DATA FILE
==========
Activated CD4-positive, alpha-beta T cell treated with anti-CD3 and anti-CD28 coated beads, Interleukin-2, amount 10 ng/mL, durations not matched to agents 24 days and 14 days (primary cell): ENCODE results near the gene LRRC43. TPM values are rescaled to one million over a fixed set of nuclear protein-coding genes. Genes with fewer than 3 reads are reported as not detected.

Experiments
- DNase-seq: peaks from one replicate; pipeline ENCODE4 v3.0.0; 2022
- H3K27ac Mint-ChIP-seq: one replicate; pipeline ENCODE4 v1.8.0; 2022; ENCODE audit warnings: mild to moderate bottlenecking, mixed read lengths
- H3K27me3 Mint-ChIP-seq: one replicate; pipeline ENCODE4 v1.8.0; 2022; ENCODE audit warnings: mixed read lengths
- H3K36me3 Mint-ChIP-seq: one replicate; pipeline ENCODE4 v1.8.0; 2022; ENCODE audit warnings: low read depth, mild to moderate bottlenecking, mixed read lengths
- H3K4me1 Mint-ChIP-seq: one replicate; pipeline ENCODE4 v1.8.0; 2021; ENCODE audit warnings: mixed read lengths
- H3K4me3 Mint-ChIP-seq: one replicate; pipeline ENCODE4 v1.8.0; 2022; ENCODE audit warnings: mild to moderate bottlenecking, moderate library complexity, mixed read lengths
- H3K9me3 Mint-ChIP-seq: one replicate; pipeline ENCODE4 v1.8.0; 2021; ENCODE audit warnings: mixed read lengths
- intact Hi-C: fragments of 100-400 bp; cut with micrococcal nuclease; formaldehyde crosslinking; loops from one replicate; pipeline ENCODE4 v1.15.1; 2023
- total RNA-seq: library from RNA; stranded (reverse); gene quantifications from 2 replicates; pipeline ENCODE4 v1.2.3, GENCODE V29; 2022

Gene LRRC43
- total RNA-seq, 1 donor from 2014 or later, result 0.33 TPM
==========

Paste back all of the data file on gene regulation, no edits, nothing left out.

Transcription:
Activated CD4-positive, alpha-beta T cell treated with anti-CD3 and anti-CD28 coated beads, Interleukin-2, amount 10 ng/mL, durations not matched to agents 24 days and 14 days (primary cell): ENCODE results near the gene LRRC43. TPM values are rescaled to one million over a fixed set of nuclear protein-coding genes. Genes with fewer than 3 reads are reported as not detected.

Experiments
- DNase-seq: peaks from one replicate; pipeline ENCODE4 v3.0.0; 2022
- H3K27ac Mint-ChIP-seq: one replicate; pipeline ENCODE4 v1.8.0; 2022; ENCODE audit warnings: mild to moderate bottlenecking, mixed read lengths
- H3K27me3 Mint-ChIP-seq: one replicate; pipeline ENCODE4 v1.8.0; 2022; ENCODE audit warnings: mixed read lengths
- H3K36me3 Mint-ChIP-seq: one replicate; pipeline ENCODE4 v1.8.0; 2022; ENCODE audit warnings: low read depth, mild to moderate bottlenecking, mixed read lengths
- H3K4me1 Mint-ChIP-seq: one replicate; pipeline ENCODE4 v1.8.0; 2021; ENCODE audit warnings: mixed read lengths
- H3K4me3 Mint-ChIP-seq: one replicate; pipeline ENCODE4 v1.8.0; 2022; ENCODE audit warnings: mild to moderate bottlenecking, moderate library complexity, mixed read lengths
- H3K9me3 Mint-ChIP-seq: one replicate; pipeline ENCODE4 v1.8.0; 2021; ENCODE audit warnings: mixed read lengths
- intact Hi-C: fragments of 100-400 bp; cut with micrococcal nuclease; formaldehyde crosslinking; loops from one replicate; pipeline ENCODE4 v1.15.1; 2023
- total RNA-seq: library from RNA; stranded (reverse); gene quantifications from 2 replicates; pipeline ENCODE4 v1.2.3, GENCODE V29; 2022

Gene LRRC43
- total RNA-seq, 1 donor from 2014 or later, result 0.33 TPM